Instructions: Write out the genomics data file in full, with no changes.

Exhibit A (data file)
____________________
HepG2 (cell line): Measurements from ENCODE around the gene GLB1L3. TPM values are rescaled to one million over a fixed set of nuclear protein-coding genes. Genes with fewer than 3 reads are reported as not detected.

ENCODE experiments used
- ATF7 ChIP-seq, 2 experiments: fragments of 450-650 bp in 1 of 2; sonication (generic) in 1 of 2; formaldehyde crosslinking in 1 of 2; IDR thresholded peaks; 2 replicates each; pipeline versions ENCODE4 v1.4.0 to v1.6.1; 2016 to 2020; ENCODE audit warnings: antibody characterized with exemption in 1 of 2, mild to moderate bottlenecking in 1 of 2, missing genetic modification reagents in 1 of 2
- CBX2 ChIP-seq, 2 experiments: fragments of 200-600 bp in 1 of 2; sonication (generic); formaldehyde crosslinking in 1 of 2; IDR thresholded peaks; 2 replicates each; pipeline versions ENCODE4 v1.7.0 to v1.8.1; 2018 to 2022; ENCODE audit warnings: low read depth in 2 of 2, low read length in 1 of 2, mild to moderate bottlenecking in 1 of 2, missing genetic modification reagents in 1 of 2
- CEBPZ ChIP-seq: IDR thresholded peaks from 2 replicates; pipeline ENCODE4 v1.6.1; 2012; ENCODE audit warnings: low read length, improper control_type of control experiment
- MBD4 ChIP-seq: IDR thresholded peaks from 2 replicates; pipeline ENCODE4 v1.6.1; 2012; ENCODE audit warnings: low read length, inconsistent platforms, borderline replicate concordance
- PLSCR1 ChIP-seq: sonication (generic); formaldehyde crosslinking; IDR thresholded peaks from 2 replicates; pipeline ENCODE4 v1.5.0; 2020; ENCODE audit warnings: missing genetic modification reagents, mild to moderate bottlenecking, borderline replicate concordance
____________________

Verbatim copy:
HepG2 (cell line): Measurements from ENCODE around the gene GLB1L3. TPM values are rescaled to one million over a fixed set of nuclear protein-coding genes. Genes with fewer than 3 reads are reported as not detected.

ENCODE experiments used
- ATF7 ChIP-seq, 2 experiments: fragments of 450-650 bp in 1 of 2; sonication (generic) in 1 of 2; formaldehyde crosslinking in 1 of 2; IDR thresholded peaks; 2 replicates each; pipeline versions ENCODE4 v1.4.0 to v1.6.1; 2016 to 2020; ENCODE audit warnings: antibody characterized with exemption in 1 of 2, mild to moderate bottlenecking in 1 of 2, missing genetic modification reagents in 1 of 2
- CBX2 ChIP-seq, 2 experiments: fragments of 200-600 bp in 1 of 2; sonication (generic); formaldehyde crosslinking in 1 of 2; IDR thresholded peaks; 2 replicates each; pipeline versions ENCODE4 v1.7.0 to v1.8.1; 2018 to 2022; ENCODE audit warnings: low read depth in 2 of 2, low read length in 1 of 2, mild to moderate bottlenecking in 1 of 2, missing genetic modification reagents in 1 of 2
- CEBPZ ChIP-seq: IDR thresholded peaks from 2 replicates; pipeline ENCODE4 v1.6.1; 2012; ENCODE audit warnings: low read length, improper control_type of control experiment
- MBD4 ChIP-seq: IDR thresholded peaks from 2 replicates; pipeline ENCODE4 v1.6.1; 2012; ENCODE audit warnings: low read length, inconsistent platforms, borderline replicate concordance
- PLSCR1 ChIP-seq: sonication (generic); formaldehyde crosslinking; IDR thresholded peaks from 2 replicates; pipeline ENCODE4 v1.5.0; 2020; ENCODE audit warnings: missing genetic modification reagents, mild to moderate bottlenecking, borderline replicate concordance